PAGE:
After learning this, I purchased a set of black out shades for the bedroom windows. But after the shades were installed, I noticed that every electrical device in the bedroom was supplied with an indicator lamp letting me know where it was located, just in case I wanted to use it in the middle of the night?! Those tiny lights cut the blackness of night with a faint glow of red, green or even blue light. One might think that closing the eyes is sufficient to block out ambient light, but that is not the case. Light will illuminate the retina, the back of the eye, even when the eyelid is closed. The eyelid will prevent you from “seeing”, of course, but there is a separate pathway from the eye that signals the brain whether it is light or dark. The brain then decides whether or not to produce melatonin. To avoid having to turn off all of these little appliances when I sleep, which some people do, I put on a pair of blinders. These eye covers prevent any light at all from entering my eye.

The proper timing and amount of melatonin produced is critical for proper health. Too much melatonin can cause depression. But the immune system will not function properly without enough melatonin. Melatonin also has hormonal effects on the body and has also been shown to kill off cancer cells. Unfortunately, studies have shown an increased cancer rate in people who do overnight shifts. I don’t have any idea how to trick the body into secreting the proper amount or concentration of melatonin, except to try and prepare for bed with appropriate lighting and then make the bedroom as dark as possible while I am sleeping, even at odd hours.

Preparation for bed is simple. Think of nature. The reddish color of the sun as it sets tells all living things, that the day has ended. To simulate this effect, use bedroom lamps that produce more reddish shades of light to get the brain geared up for sleep. Equally important, avoid blue lights before bedtime, particularly LED screens on electronic devices. Children especially will produce significantly less melatonin if exposed to a laptop or other LED display before bedtime.

Melatonin is produced in the absence of light, most intensely between 1 and 3 am. As I write this, it’s 3:30 am. My peak melatonin production is over for the night, yet I am still awake, looking at LED displays for work.

I just walked into the bathroom and looked in the mirror. Ugh. This shift is aging me.

Yeah, I Love Heavy Metal – Just not in my Tomato Sauce

When I first opened the package of aluminum foil, it seemed fine. Perhaps it was because the lighting was bright or I just wasn’t paying attention. But when I went to wrap the dinner leftovers later that evening, I noticed a peculiar rainbow type pattern on one side of the foil. It was a smear that ran lengthwise on the roll. I thought that maybe it was too old or had somehow mildewed from being in the basement too long, which has a tendency to be damp. I unravelled the roll a few feet to try and find foil that looked more normal, but had no luck. Hurried, I chose to make sure that the weird looking side of the foil was facing away from the food, so it didn’t contaminate the food with whatever this stuff was.  Somewhere, I had heard that there was one side of the aluminum foil you didn’t want to have contact your food anyway. This became my modus operandi for the next few weeks. But, each time I handled the foil, I was irked by the blemish. Finally, I threw the box into the recycling garbage. I was pleased with myself for being willing to toss it out, for I’m usually one who doesn’t like to “waste” things.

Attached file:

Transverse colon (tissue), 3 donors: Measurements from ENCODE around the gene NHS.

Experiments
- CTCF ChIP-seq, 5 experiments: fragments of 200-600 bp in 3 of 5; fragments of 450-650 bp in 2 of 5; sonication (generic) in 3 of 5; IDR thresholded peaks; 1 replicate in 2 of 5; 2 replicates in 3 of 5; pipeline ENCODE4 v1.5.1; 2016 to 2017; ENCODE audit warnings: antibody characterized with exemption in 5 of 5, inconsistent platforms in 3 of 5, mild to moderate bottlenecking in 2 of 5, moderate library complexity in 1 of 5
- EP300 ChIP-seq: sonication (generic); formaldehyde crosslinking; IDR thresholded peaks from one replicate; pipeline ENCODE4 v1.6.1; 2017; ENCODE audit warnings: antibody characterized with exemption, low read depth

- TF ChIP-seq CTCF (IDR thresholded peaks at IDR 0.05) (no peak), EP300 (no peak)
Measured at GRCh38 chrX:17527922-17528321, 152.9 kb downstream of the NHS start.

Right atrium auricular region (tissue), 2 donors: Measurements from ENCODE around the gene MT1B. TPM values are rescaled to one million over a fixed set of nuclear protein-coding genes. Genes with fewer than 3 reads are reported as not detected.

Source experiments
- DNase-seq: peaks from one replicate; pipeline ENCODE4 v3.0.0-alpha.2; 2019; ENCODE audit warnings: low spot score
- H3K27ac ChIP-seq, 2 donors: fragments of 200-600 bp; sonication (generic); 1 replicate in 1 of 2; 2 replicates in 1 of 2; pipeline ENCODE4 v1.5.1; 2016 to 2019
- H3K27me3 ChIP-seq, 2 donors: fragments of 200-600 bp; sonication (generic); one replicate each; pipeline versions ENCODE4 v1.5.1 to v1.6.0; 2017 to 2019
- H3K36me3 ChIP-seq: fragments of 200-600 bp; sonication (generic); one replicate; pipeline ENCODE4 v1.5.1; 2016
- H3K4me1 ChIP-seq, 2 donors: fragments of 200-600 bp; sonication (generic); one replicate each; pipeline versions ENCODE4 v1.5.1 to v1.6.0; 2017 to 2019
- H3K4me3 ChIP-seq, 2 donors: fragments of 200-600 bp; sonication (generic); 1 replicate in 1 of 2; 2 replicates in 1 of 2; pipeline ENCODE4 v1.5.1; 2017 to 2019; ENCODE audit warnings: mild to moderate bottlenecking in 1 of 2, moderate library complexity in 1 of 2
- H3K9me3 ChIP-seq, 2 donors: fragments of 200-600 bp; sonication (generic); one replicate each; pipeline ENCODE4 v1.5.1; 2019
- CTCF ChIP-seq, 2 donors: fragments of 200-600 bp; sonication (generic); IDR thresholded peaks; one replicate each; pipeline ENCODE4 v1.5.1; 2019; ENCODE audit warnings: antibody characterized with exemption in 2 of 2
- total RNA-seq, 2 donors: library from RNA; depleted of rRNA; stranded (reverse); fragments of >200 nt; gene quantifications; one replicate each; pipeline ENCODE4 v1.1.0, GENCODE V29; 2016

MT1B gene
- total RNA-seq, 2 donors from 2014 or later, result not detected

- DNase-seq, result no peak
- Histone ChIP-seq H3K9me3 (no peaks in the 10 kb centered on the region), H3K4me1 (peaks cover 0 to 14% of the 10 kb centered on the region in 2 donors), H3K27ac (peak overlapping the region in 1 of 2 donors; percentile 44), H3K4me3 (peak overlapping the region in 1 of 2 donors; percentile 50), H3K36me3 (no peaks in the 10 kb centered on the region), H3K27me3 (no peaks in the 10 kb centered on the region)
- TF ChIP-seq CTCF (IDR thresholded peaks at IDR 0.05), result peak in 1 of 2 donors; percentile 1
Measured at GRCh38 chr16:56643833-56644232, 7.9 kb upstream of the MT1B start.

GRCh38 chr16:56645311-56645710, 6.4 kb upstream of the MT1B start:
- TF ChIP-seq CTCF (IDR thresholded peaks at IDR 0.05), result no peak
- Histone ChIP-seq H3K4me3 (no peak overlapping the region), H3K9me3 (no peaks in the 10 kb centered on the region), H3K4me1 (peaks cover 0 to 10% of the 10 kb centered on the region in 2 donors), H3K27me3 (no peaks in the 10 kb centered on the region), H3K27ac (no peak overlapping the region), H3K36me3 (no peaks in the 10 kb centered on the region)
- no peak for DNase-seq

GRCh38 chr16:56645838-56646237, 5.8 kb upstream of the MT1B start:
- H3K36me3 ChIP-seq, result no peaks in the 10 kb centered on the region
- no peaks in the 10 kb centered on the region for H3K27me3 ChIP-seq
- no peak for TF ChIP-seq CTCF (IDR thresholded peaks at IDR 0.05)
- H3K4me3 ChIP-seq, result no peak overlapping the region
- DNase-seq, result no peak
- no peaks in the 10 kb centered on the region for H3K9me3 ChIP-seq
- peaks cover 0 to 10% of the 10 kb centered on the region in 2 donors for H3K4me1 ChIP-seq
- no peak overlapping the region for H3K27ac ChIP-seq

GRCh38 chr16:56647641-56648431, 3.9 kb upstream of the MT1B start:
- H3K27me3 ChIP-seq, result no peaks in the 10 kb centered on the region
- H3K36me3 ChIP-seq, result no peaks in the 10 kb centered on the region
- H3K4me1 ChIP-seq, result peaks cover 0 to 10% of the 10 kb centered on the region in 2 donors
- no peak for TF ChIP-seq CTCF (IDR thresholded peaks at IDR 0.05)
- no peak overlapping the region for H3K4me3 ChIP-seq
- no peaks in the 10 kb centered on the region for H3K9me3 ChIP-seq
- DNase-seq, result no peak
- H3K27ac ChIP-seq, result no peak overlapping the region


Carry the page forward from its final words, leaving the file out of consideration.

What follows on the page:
As if I had been living a bad dream, when I opened the food wrap drawer to make school lunches the following night, that roll of tarnished aluminum foil was back in the drawer! Someone must have salvaged the foil out of the garbage. Ugh. Now, I had to throw the foil out a second time. Not wanting to make a habit of this, I buried the foil deep in the garbage so no one would dare go and get it out. Then, I turned the computer on and began researching aluminum foil. It turns out, after almost 70 years after this invention, it’s not a product you want to have routinely touch your food.

Foil is fine for a wrapping most cold dishes, as long as the food isn’t acidic. Wrapping a sandwich is fine. When aluminum is wrapped on food and heated, the foil releases tiny aluminum particles into the food it is protecting from drying out. Leaching also happens at room temperature when the foil is resting comfortably on an acidic food, such as tomato sauce. How many times have I not only wrapped my leftover spaghetti and sauce with aluminum foil, but then placed the dish along with the foil in the oven to reheat the meal?!

Aluminum is a heavy metal that is toxic to your nervous system. You don’t want to eat it. There is an association between aluminum and neurodegenerative diseases such as Alzheimer’s disease and Parkinson’s disease.

What to do?

Purchase unbleached parchment paper. I prefer the “If You Care” brand that uses silicone for a nonstick coating instead of other chemicals. It’s cheap, clean and it will provide an appropriate barrier between your food and your aluminum foil. Put your food in a Pyrex dish, CorningWare or a ceramic dish and first cover your food with parchment paper, and then wrap with foil. You can reheat your food in the oven with the parchment paper under the foil. It’s a simple solution to reduce your exposure to a common household toxic heavy metal.